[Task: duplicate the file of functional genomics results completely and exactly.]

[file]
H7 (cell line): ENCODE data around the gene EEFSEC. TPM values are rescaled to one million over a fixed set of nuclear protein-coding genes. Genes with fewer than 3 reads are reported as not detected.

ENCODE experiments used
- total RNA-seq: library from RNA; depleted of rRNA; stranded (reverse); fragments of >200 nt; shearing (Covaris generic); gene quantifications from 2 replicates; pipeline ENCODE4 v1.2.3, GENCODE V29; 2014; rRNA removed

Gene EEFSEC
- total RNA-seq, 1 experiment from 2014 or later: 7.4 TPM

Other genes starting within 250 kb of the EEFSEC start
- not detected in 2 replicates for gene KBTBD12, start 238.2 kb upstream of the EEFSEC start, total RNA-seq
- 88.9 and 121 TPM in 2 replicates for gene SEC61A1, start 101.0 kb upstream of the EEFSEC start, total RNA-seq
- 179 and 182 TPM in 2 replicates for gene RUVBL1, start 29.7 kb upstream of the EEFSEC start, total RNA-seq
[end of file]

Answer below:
H7 (cell line): ENCODE data around the gene EEFSEC. TPM values are rescaled to one million over a fixed set of nuclear protein-coding genes. Genes with fewer than 3 reads are reported as not detected.

ENCODE experiments used
- total RNA-seq: library from RNA; depleted of rRNA; stranded (reverse); fragments of >200 nt; shearing (Covaris generic); gene quantifications from 2 replicates; pipeline ENCODE4 v1.2.3, GENCODE V29; 2014; rRNA removed

Gene EEFSEC
- total RNA-seq, 1 experiment from 2014 or later: 7.4 TPM

Other genes starting within 250 kb of the EEFSEC start
- not detected in 2 replicates for gene KBTBD12, start 238.2 kb upstream of the EEFSEC start, total RNA-seq
- 88.9 and 121 TPM in 2 replicates for gene SEC61A1, start 101.0 kb upstream of the EEFSEC start, total RNA-seq
- 179 and 182 TPM in 2 replicates for gene RUVBL1, start 29.7 kb upstream of the EEFSEC start, total RNA-seq